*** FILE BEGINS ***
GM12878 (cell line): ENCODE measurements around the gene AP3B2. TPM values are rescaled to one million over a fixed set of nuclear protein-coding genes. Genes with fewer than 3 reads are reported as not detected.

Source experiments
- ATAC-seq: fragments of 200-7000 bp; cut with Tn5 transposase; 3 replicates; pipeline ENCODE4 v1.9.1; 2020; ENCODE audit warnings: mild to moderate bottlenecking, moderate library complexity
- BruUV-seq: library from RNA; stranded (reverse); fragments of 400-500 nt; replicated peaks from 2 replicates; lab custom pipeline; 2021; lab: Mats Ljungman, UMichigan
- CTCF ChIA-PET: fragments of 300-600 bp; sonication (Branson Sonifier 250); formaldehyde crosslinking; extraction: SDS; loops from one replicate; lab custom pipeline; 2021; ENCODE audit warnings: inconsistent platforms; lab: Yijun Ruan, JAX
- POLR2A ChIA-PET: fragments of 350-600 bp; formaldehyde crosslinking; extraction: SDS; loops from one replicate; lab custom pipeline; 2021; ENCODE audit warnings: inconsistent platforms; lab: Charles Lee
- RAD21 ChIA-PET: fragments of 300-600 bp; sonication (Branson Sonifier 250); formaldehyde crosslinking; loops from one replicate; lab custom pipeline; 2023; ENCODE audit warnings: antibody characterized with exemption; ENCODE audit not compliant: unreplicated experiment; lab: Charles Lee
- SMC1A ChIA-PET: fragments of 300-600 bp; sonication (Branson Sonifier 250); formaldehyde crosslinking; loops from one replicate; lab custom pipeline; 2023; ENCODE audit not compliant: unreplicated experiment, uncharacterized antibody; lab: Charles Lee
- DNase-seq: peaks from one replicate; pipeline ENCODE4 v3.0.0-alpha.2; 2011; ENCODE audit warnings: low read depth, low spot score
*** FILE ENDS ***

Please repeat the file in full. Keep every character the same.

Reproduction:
GM12878 (cell line): ENCODE measurements around the gene AP3B2. TPM values are rescaled to one million over a fixed set of nuclear protein-coding genes. Genes with fewer than 3 reads are reported as not detected.

Source experiments
- ATAC-seq: fragments of 200-7000 bp; cut with Tn5 transposase; 3 replicates; pipeline ENCODE4 v1.9.1; 2020; ENCODE audit warnings: mild to moderate bottlenecking, moderate library complexity
- BruUV-seq: library from RNA; stranded (reverse); fragments of 400-500 nt; replicated peaks from 2 replicates; lab custom pipeline; 2021; lab: Mats Ljungman, UMichigan
- CTCF ChIA-PET: fragments of 300-600 bp; sonication (Branson Sonifier 250); formaldehyde crosslinking; extraction: SDS; loops from one replicate; lab custom pipeline; 2021; ENCODE audit warnings: inconsistent platforms; lab: Yijun Ruan, JAX
- POLR2A ChIA-PET: fragments of 350-600 bp; formaldehyde crosslinking; extraction: SDS; loops from one replicate; lab custom pipeline; 2021; ENCODE audit warnings: inconsistent platforms; lab: Charles Lee
- RAD21 ChIA-PET: fragments of 300-600 bp; sonication (Branson Sonifier 250); formaldehyde crosslinking; loops from one replicate; lab custom pipeline; 2023; ENCODE audit warnings: antibody characterized with exemption; ENCODE audit not compliant: unreplicated experiment; lab: Charles Lee
- SMC1A ChIA-PET: fragments of 300-600 bp; sonication (Branson Sonifier 250); formaldehyde crosslinking; loops from one replicate; lab custom pipeline; 2023; ENCODE audit not compliant: unreplicated experiment, uncharacterized antibody; lab: Charles Lee
- DNase-seq: peaks from one replicate; pipeline ENCODE4 v3.0.0-alpha.2; 2011; ENCODE audit warnings: low read depth, low spot score